Bay Area Law Enforcement Encourages Fighting Back Against Active Shooters (page 2)
“For far too long people have been trained to just hide,” said Kerry Harris, who runs active shooter training workshops at schools and businesses. “What we have found when we get into these active shooter situations is that people don’t always have time to do that,” said Harris. “And so by telling them to just hide and you are going to be okay, you are setting them up for failure.”
In one video produced by the city of Houston and paid for in part by the Department of Homeland Security, viewers are instructed to first run or hide from a gunman, and at last resort, engage with a shooter to disable them.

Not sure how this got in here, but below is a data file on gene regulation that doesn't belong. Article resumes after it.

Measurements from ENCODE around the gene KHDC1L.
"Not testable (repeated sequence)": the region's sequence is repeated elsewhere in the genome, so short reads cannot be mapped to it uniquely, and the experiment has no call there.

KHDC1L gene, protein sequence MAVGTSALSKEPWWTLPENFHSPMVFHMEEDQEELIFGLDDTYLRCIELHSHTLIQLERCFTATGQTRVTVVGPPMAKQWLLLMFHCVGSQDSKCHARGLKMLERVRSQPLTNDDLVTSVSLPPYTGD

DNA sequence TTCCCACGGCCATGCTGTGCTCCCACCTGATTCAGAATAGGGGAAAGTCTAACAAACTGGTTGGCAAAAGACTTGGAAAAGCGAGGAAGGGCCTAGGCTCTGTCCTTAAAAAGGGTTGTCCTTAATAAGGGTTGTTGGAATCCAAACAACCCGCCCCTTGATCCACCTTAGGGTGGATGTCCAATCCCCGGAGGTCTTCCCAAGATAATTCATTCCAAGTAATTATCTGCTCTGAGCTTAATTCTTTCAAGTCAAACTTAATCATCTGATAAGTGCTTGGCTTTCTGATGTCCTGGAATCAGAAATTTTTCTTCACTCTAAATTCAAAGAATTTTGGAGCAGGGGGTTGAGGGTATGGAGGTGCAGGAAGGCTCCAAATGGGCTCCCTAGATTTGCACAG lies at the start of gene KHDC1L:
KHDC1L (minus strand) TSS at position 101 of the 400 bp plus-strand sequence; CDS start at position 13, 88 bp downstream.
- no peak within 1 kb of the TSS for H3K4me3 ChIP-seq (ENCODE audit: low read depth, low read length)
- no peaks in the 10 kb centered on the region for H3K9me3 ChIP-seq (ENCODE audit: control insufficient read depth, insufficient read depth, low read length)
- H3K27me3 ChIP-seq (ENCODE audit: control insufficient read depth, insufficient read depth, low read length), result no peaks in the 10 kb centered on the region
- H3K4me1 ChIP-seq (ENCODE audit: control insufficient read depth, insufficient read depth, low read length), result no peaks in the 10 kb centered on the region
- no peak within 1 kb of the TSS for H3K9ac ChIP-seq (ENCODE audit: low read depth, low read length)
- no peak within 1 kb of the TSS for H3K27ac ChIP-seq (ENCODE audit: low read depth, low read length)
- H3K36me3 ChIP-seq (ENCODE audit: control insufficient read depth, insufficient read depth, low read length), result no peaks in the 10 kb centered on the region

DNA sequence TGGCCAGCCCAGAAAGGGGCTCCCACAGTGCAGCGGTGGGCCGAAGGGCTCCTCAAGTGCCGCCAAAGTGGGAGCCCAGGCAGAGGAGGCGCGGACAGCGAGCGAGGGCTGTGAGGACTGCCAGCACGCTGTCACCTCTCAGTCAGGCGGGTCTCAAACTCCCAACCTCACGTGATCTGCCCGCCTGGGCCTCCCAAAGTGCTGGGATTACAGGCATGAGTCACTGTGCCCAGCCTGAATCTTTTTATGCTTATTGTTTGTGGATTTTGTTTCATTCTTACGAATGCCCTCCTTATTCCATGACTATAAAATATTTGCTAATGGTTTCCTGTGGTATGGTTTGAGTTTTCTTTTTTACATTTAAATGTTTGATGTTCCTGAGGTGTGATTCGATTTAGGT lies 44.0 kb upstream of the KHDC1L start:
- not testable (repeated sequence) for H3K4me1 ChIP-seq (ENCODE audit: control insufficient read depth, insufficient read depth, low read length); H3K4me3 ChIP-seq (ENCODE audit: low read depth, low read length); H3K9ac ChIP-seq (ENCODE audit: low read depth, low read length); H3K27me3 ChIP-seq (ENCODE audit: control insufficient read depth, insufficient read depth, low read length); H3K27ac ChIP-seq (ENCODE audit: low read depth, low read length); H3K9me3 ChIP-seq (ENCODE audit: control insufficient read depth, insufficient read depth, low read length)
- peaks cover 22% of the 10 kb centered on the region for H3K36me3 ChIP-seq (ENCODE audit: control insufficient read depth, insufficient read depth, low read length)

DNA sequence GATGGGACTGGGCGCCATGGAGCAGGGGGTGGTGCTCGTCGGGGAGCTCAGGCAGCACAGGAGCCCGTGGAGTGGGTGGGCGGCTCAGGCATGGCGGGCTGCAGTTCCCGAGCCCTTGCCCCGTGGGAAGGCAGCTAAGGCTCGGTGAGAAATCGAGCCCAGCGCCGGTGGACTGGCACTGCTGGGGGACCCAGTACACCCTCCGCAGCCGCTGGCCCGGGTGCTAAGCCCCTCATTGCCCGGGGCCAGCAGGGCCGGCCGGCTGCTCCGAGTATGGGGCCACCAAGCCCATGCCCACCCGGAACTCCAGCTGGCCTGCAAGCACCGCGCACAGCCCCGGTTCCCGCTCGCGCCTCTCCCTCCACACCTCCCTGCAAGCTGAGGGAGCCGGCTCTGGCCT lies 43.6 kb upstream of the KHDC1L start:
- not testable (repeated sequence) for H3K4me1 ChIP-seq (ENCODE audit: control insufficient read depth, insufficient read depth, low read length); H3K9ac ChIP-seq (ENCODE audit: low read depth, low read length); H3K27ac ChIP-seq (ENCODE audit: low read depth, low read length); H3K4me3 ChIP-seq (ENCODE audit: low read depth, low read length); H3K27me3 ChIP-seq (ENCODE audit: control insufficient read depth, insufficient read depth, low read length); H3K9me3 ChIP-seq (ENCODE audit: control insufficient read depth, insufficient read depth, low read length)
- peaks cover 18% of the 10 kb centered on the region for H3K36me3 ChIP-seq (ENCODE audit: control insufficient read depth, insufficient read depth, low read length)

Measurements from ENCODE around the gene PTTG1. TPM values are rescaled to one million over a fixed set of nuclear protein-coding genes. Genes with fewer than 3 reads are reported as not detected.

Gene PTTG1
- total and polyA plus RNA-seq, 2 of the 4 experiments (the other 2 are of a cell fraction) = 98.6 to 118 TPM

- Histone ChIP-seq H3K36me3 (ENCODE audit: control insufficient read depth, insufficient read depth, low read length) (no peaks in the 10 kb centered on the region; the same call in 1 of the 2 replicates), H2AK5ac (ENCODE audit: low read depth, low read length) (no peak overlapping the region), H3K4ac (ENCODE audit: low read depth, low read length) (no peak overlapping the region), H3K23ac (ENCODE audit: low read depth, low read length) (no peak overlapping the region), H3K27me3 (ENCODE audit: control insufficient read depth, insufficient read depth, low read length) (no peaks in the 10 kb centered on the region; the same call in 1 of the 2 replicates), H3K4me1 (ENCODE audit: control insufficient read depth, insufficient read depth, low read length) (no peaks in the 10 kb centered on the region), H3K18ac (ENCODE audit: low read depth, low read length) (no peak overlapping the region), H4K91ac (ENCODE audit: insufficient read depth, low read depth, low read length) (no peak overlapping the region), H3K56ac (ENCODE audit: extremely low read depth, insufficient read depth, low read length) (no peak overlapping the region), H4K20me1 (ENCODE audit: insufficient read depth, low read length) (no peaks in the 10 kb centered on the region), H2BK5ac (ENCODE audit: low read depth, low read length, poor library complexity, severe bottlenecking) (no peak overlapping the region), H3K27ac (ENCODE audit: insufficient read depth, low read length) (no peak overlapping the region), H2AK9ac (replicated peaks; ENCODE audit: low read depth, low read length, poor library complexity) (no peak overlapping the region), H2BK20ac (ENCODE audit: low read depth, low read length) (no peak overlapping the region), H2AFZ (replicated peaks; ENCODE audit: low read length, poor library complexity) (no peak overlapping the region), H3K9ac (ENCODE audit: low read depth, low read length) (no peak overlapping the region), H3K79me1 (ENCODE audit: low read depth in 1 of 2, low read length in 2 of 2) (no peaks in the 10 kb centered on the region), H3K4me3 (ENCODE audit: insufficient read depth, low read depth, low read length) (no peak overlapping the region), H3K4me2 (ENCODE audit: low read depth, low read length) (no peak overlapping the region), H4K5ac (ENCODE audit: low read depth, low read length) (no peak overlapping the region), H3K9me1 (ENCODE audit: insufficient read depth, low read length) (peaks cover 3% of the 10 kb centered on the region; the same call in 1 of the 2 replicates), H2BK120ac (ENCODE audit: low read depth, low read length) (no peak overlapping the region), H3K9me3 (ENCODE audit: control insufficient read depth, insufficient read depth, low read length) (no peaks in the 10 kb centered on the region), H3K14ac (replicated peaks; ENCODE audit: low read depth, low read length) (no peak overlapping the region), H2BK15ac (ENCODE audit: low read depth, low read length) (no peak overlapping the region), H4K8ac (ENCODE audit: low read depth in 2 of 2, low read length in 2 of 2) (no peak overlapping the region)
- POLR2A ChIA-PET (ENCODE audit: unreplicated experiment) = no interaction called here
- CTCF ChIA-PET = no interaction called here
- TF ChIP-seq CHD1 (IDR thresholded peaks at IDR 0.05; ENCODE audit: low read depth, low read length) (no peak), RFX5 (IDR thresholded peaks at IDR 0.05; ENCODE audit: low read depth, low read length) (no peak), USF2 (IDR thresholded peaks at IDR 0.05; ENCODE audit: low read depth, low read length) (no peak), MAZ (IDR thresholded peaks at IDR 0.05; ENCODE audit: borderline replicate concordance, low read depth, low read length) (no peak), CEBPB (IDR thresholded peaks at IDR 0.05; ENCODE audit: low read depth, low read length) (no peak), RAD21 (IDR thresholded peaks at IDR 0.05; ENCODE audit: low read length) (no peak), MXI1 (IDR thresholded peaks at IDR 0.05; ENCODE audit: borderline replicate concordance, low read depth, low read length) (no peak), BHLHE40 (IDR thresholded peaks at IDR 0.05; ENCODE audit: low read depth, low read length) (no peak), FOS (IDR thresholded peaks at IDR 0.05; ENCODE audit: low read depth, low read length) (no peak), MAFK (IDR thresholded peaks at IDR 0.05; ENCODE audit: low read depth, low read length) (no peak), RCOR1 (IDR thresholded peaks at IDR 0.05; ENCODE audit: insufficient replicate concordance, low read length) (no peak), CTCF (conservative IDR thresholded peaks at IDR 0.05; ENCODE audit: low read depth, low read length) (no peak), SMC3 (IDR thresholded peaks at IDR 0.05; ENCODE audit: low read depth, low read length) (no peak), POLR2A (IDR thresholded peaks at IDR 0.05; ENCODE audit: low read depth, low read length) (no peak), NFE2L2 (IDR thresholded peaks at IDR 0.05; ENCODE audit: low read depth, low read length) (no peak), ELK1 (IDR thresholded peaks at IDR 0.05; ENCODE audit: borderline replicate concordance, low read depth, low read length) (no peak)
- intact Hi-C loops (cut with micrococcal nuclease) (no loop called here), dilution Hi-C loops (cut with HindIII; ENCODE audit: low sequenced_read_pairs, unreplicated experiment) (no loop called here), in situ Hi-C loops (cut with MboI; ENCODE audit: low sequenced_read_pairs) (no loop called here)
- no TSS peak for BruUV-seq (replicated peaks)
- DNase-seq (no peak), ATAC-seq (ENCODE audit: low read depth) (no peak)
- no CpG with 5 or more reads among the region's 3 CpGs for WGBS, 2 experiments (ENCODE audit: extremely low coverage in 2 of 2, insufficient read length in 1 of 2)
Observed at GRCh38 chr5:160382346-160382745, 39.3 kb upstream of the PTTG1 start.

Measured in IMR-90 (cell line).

This proactive, if not aggressive, approach to personal safety is taking hold nationwide.
At George Mason University in Virginia, first responders are told to take out shooters before SWAT teams arrive as back-up.
While this policy expedites law enforcement’s ability to react, security experts add that it is critical that civilians are trained and prepared to deal with a worst-case scenario.
“The fact of the matter is there may be times when we need to defend ourselves,” added Harris, who said he will return to San Jose Evergreen Community College’s campus this spring to train more students.
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